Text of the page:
Best Drama Schools in Australia
We have always been strong advocates of classical training for actors. By this we mean a full time, comprehensive acting training typically 2.5-4 years in length. Acting is about learning the principles and then reinforcing those principles in a disciplined and organised way. That being said, acting training is a big commitment and it’s worth doing some serious research before applying.
Updated 12 August 2022
If you’re dedicating yourself creatively, emotionally and financially to a course, you want to make sure it’s worthwhile. That’s why we wanted to make a list of the best acting schools here in Australia to help you make the right decision.
As with any list like this, there is a level of subjectivity. We are confident this list reflects the majority of how the industry sees acting schools in Australia. The team at StageMilk is made up of graduates from most of these schools. We have taken into account graduate success, facilities, teaching staff, graduate feedback, and reputation.
All the acting schools listed here are the most reputable in Australia. You would be in a great position if you became a student at any of these institutions.
Leading Acting Schools in Australia
National Institute of Dramatic Art (NIDA)
NIDA is the national school for acting in Australia and with that grand title comes a grand reputation. NIDA is the training ground of many of Australia’s leading film, theatre, and TV actors. It’s the highest-funded drama school in the country and the facilities are incredibly impressive (we’re talking state of the art theatres, rehearsal spaces, and massive production budgets).
John Bashford and Katerina Moraitis have created a video with information for potential applicants in 2022. There are some great insights about the school and how to audition.
Though NIDA has gone through many changes over the years, it has always remained a fantastic training institution. NIDA’s acting training in the first year emphasises personal and artistic growth, and then, as the students develop in their second year, they are offered limited performance opportunity with one public production and several internal performances including Shakespeare and cabaret. However, in their third year spend their entire year preparing for and performing in public productions in two Student Seasons, several showcases, and vocal and movement performances.
One of the key benefits of NIDA is the collaboration across all the disciplines involved in creating theatre or screen productions; actors work with writers, directors and designers, and collaborate on campus with technical production, staging, costuming and props students. They are also able to audition for the Festival of Emerging Artists with MFA Directors in their final year.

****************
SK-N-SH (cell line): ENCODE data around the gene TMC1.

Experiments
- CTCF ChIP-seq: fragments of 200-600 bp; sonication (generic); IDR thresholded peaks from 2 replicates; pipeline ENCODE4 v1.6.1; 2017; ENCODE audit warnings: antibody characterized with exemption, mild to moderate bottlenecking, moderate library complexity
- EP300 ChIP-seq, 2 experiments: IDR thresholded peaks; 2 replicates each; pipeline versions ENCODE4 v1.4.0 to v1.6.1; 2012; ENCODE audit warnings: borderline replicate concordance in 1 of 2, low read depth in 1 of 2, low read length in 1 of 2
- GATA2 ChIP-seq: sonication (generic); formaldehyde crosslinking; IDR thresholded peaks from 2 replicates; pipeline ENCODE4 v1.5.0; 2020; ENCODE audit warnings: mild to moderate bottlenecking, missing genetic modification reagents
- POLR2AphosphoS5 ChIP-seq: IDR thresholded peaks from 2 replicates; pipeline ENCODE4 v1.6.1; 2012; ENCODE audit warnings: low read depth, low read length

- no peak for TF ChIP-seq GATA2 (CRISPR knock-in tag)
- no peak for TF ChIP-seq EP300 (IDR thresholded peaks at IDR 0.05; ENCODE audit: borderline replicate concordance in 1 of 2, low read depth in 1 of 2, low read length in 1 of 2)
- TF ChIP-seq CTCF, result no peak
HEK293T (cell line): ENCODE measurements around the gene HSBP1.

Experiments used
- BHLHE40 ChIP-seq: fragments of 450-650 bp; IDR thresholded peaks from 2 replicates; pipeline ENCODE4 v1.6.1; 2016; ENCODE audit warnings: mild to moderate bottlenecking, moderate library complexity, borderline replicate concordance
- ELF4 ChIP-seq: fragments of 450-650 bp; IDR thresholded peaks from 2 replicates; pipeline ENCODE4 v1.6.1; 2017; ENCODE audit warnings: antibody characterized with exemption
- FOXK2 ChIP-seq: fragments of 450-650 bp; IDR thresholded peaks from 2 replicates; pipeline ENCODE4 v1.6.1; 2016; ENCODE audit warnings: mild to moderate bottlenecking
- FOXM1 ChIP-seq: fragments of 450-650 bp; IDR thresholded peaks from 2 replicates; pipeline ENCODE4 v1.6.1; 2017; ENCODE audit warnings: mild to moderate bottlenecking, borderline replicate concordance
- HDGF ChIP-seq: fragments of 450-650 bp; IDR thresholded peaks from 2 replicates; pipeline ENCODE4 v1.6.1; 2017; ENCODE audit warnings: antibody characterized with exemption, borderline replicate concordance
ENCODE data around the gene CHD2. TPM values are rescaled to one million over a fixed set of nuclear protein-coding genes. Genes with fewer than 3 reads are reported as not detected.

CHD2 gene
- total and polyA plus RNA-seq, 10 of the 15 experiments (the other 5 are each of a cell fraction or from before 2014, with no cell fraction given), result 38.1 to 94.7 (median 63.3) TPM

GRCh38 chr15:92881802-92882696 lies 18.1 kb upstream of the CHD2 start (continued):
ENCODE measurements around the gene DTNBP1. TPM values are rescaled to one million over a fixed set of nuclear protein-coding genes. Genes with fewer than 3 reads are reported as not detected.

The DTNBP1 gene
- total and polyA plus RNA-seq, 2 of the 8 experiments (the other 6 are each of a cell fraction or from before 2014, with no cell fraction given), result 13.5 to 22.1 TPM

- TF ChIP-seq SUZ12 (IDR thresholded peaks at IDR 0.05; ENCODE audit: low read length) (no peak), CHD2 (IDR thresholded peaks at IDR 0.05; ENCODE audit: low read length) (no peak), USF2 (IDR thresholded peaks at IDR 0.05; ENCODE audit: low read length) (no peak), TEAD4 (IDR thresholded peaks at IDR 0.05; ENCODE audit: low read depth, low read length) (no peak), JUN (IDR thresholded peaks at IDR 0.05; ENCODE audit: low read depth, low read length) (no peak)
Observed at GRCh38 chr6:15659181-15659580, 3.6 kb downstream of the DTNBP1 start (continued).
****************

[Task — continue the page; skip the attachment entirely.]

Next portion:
Being located in Sydney also gives NIDA acting students easy access to industry leaders all throughout their training.
Course length: 3 years
Notable Alumni: Cate Blanchett, Judy Davis, Sarah Snook, Miranda Tapsell, and Hugo Weaving.
Western Australian Academy of Performing Arts (WAAPA)
WAAPA is the “underdog” acting institution based in Perth, Western Australia. By many industry experts, it is considered the superior Australian drama school and has been steadily building its reputation as the place for hot new grads.
One of the advantages of WAAPA is that you are training in isolation. Unlike the high-pressure environment of Sydney, WAAPA is based in Mount Lawley, a quiet suburb of Perth. This isolation has a great effect on acting training. It creates a sense of community and allows young actors to play and experiment.
WAAPA isn’t as well funded as NIDA, however, it has dedicated acting staff and only accepts 18 students. The school has an excellent student culture, and incredibly personalised, high-quality training. WAAPA acting students perform in a high number of public productions on a rotating schedule throughout the entire year, meaning graduates tend to be show fit, and very experienced performers.
If you want to learn more about specifically auditioning for WAAPA.
Course length: 3 years
Notable Alumni: Hugh Jackman, Jai Courtney, Francis O’Connor.
Victorian College of the Arts (VCA)
The VCA used to be widely considered the second best school in the country, but they have had a turbulent recent history. Their core acting course was filtered down by the University of Melbourne and it lost it’s repuation for delivering conservatoire style training.
They have since been making steps to reclaim their place in the industry, and they’re definitely one to watch.
Course length: 3 years
Notable Alumni: Vince Colosimo, Ashley Zuckerman, Alison Bell
Actors Centre Australia (ACA)